Take Five #023: Searching can be lonely. Here’s how to find your tribe & more
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Take Five #023: Searching can be lonely. Here’s how to find your tribe & more
1. Crowdsourcing your favorite type of (non-SBA) financing for a ~$5m business acquisition
86 comments on a single reddit post in /r/fatFIRE (a subreddit dedicated to the “Financial Independence, Retire Early” model for high-net worth individuals):
Has anyone recent come across non-SBA financing for the $3-10M business acquisition space? I am currently looking at a handful of companies but wanted to get recommendations on specific financing that I should look out for. Trying to stay away from the SBA space to secure the financing. Thank you!
Big range of responses in the comments:
2. Searching can be lonely. Here’s how to find your tribe
Great post from Guesswork Invest on how he built a group of 4-8 “thought partners” to walk with him on his search journey:
Search can be broadly broken up into three phases: pre-search/info gathering phase, search phase, and operating phase.
One consistent dynamic throughout – each phase is lonely.
Your existing peer & friend group, while great, is in a very different track for the most part. They are saving money, buying houses, buying cars, funding 401Ks, etc.
Meanwhile, you’re burning cash on rent and diligence costs for deals that end up dying.
The steady W-2 is a great track and makes sense for most people (including being very viable for most searchers).
As a result, it’s hard for them to make sense of search. You need like-minded folks just crazy enough to leave the W-2 world behind.
Don’t try to do this alone. I guess you could, but why? Give yourself the tools to succeed, and that starts with a support group that understands what you’re doing.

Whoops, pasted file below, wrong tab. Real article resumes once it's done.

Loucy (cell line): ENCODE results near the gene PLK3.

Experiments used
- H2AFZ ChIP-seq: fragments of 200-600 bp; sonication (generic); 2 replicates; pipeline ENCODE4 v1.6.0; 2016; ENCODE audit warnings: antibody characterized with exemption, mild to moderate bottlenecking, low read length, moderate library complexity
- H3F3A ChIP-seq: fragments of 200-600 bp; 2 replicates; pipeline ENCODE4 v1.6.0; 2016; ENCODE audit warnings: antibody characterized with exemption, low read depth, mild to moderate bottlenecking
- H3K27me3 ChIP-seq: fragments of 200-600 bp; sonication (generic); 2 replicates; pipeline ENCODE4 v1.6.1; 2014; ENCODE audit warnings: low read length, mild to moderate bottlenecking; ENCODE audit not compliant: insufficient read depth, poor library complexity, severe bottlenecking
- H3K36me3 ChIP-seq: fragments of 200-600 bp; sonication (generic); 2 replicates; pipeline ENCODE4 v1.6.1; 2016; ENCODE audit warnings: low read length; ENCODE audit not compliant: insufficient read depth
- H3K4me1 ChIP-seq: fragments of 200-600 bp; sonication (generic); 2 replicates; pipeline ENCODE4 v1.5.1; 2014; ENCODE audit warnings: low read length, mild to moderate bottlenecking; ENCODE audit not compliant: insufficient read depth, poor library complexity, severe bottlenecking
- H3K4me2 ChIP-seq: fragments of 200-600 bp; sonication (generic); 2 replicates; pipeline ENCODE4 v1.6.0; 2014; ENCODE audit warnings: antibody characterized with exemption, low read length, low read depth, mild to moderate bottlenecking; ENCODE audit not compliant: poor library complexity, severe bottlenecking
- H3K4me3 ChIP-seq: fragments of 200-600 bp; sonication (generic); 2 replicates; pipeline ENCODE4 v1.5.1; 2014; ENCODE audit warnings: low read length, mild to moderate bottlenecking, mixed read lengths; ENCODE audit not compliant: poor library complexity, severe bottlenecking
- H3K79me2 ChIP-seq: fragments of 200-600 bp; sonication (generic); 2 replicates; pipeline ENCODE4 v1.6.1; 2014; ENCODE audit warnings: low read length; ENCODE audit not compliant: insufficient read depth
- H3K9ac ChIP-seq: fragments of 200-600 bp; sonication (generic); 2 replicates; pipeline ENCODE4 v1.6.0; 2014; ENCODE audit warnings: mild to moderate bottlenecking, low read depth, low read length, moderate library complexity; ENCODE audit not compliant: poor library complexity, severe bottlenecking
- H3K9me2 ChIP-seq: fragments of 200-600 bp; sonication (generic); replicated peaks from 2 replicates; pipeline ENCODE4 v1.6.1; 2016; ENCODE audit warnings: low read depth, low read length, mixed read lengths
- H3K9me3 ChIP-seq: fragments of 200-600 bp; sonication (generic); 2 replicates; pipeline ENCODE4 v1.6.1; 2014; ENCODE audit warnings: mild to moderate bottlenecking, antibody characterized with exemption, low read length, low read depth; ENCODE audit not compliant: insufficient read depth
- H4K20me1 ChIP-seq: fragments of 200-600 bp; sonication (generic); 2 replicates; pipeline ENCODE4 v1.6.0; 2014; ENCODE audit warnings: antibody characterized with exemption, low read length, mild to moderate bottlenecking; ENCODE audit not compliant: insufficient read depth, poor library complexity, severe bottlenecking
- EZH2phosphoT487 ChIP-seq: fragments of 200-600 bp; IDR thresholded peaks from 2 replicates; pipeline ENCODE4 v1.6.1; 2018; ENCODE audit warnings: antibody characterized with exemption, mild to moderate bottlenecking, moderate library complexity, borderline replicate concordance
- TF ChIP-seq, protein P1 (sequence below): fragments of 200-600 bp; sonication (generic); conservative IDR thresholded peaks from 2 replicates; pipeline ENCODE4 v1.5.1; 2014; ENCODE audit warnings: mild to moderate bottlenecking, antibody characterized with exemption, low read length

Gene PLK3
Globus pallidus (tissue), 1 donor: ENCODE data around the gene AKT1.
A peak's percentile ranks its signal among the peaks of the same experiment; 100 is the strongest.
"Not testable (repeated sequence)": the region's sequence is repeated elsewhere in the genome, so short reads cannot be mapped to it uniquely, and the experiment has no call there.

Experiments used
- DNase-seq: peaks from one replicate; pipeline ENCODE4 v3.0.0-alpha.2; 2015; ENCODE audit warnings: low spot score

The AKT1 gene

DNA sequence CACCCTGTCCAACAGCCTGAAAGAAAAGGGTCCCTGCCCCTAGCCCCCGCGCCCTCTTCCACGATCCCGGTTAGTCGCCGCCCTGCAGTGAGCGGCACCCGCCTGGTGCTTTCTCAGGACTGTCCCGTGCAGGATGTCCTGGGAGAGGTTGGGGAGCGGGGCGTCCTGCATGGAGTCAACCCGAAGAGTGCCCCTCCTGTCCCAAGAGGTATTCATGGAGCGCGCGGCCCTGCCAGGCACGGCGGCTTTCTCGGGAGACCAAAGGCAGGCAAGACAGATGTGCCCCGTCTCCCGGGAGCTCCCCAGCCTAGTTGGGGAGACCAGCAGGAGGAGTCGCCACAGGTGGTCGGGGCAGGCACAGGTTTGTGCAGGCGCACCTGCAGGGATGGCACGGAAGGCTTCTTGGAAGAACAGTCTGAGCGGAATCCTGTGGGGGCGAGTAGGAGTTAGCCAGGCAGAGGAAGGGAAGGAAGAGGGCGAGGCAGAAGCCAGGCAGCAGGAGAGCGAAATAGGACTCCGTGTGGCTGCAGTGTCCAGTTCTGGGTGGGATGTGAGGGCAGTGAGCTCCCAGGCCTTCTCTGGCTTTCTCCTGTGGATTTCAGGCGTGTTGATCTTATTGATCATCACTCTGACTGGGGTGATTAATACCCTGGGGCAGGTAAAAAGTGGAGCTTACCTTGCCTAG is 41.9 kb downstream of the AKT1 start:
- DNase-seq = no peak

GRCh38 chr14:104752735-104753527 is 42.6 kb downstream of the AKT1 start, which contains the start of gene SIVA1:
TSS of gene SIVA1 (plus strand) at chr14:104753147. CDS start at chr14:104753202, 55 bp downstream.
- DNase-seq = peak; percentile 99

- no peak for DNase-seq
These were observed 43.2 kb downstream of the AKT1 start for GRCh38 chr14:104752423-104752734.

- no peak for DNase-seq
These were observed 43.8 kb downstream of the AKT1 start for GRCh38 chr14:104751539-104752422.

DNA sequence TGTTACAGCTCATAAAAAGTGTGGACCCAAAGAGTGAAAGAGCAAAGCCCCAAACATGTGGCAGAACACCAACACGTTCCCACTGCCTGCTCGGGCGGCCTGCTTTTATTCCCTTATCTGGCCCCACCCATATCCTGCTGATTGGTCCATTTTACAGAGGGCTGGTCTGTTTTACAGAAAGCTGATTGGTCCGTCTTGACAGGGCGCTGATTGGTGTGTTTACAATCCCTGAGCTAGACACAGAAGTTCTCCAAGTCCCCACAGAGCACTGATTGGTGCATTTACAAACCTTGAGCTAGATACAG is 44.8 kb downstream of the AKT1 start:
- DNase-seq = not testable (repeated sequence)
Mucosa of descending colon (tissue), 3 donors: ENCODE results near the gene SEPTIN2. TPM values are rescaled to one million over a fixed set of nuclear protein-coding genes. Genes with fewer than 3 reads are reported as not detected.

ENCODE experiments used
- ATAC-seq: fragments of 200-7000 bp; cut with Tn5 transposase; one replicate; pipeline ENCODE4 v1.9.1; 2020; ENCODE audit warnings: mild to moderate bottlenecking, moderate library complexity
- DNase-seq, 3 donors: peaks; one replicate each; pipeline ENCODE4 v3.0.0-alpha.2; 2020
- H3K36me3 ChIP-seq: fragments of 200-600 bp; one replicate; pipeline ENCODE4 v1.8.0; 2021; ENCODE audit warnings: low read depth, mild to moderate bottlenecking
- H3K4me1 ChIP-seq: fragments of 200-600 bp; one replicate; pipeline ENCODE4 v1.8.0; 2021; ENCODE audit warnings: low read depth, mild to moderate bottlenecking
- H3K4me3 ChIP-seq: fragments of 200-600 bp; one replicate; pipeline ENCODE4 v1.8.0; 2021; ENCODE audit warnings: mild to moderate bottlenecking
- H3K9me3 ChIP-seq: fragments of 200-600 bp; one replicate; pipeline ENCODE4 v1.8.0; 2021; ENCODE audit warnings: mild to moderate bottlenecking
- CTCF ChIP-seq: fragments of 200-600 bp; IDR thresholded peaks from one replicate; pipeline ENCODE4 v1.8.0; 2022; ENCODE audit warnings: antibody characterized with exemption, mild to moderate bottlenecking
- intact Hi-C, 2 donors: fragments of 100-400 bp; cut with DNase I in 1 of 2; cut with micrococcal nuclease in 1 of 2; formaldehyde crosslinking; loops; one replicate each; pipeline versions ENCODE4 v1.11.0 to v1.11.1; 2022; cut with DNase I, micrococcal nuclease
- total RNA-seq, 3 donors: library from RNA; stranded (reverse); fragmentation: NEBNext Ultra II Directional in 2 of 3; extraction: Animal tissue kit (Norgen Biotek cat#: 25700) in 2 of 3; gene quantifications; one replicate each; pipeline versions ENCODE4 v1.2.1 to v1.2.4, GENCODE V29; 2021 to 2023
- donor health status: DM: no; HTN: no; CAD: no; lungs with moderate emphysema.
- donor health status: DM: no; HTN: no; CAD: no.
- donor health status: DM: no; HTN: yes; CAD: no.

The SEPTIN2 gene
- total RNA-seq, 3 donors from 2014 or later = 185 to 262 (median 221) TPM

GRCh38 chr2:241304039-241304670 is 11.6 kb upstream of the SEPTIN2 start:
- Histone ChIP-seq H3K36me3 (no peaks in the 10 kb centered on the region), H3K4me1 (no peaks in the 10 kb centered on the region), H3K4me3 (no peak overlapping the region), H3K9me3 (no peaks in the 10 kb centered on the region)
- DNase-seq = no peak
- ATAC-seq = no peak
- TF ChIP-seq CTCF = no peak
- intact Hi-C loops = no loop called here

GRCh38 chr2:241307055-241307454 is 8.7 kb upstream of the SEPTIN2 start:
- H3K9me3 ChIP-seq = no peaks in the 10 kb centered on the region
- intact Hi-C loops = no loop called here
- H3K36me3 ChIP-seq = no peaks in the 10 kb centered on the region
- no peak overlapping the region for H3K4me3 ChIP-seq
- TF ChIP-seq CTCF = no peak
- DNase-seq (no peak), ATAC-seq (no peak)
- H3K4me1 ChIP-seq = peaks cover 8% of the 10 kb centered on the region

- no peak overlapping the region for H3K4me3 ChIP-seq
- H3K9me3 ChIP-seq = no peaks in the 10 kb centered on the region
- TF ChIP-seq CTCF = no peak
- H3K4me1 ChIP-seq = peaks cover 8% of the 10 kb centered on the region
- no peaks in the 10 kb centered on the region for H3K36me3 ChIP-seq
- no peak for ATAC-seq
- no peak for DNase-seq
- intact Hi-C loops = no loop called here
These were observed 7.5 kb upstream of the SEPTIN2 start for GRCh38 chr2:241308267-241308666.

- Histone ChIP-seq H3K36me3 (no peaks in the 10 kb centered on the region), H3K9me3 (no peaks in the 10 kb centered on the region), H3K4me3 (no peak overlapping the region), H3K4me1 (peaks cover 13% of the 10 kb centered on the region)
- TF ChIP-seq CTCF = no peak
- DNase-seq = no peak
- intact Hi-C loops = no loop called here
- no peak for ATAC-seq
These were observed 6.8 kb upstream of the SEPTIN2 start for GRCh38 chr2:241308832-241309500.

On the types of folks to look for in your group:
To make weekly or monthly calls useful, it’s ideal to have a diversity of experiences & opinions in your group.
This can include diversity of identity (can be tough in search world given how male & white it happens to be, so breaking out of that requires some conscious effort).
This can include variety of backgrounds (PE, operations, military, consulting, etc.), as each person brings a different set of skills to the table.
From personal experience, one of the most helpful has been working with folks at different stages of search. Ideally you can build a group that has some people early in search, some “grizzled veterans” on month 22 of search, some operators early in their deal, some operators 3-4 years into their deal. Maybe even someone who has exited their company.
These people can help put things in context thanks to their experience (how many deals to look at in a week, what normal deal terms are, how much to actually care about the seller note personal guarantee…). They’ve made the decisions you have to make now, and they’ve seen the consequences of them.
3. Why you might not be able to just swap an SBA loan for a conventional loan
Posting the short 4 part thread in its entirety here:
Plus some nice back and forth with Heather (from Live Oak) and a few folks with SBA loan questions in the comments.
4. “Are there best practices for telling your employees you are selling?”
Interesting question from a seller’s POV—see this post on Searchfunder for the full set of crowdsourced comments: